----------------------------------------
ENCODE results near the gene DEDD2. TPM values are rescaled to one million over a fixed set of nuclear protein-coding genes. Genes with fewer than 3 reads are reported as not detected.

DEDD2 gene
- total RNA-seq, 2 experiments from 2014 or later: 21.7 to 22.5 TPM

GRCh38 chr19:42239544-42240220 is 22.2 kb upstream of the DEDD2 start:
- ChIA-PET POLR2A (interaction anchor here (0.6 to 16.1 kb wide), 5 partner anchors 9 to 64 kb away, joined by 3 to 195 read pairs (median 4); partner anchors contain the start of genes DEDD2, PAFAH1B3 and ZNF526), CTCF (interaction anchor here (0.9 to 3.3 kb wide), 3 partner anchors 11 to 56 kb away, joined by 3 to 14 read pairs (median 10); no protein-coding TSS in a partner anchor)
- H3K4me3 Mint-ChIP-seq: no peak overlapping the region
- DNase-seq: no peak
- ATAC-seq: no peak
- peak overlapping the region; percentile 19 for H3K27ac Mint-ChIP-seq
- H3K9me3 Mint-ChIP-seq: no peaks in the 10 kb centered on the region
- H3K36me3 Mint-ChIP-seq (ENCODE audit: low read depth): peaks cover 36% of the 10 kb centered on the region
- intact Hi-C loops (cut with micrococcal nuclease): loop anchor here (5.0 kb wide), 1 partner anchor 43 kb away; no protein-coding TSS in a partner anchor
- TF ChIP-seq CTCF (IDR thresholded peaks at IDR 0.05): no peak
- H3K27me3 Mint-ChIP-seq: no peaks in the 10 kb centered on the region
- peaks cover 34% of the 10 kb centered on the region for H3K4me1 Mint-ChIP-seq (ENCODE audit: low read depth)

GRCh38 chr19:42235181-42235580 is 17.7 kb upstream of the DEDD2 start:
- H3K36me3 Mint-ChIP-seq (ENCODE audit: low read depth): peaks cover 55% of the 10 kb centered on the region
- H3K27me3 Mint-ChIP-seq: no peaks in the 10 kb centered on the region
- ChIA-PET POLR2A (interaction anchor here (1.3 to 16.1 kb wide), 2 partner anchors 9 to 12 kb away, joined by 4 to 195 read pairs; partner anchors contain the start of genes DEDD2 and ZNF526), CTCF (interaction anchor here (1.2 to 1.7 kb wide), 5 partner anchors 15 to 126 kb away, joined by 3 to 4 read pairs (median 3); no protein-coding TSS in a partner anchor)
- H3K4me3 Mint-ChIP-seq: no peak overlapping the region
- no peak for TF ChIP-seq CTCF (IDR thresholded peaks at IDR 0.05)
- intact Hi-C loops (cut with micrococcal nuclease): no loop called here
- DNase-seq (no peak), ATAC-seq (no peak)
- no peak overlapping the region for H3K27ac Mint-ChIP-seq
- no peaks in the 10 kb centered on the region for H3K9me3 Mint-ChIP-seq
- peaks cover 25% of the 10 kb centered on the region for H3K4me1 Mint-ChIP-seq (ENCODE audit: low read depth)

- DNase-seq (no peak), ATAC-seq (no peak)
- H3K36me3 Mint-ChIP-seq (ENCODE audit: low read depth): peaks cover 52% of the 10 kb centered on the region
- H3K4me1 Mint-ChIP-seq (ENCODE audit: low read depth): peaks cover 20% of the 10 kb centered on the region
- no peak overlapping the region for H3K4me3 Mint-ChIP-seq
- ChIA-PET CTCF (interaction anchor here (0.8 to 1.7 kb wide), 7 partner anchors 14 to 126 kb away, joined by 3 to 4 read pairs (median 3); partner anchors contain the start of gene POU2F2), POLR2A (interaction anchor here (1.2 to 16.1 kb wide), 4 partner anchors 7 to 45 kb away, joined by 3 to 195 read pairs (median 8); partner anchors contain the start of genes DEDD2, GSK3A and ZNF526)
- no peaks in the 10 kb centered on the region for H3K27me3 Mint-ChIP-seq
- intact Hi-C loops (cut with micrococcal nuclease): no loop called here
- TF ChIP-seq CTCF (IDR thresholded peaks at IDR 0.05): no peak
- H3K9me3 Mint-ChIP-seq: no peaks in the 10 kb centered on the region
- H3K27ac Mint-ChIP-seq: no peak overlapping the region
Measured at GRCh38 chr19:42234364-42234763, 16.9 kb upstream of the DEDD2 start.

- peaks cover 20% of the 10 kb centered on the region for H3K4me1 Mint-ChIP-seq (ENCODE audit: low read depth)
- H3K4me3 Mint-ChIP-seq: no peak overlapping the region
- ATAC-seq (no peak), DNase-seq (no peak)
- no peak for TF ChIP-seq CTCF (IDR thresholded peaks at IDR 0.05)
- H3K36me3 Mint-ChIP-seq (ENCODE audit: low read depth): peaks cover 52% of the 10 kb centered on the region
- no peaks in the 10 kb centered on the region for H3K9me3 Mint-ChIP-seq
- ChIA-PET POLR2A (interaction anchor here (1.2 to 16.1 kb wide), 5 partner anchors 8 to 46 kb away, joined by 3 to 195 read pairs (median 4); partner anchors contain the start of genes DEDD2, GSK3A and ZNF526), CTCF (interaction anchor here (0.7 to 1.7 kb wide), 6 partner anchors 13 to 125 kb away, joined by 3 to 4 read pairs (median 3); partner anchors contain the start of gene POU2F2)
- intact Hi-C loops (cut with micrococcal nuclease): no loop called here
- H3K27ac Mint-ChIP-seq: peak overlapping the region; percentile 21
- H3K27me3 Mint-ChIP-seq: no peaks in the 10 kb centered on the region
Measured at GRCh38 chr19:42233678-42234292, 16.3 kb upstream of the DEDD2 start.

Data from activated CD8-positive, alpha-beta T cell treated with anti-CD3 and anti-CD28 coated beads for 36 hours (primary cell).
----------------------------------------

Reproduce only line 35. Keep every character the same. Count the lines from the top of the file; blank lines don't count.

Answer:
- H3K9me3 Mint-ChIP-seq: no peaks in the 10 kb centered on the region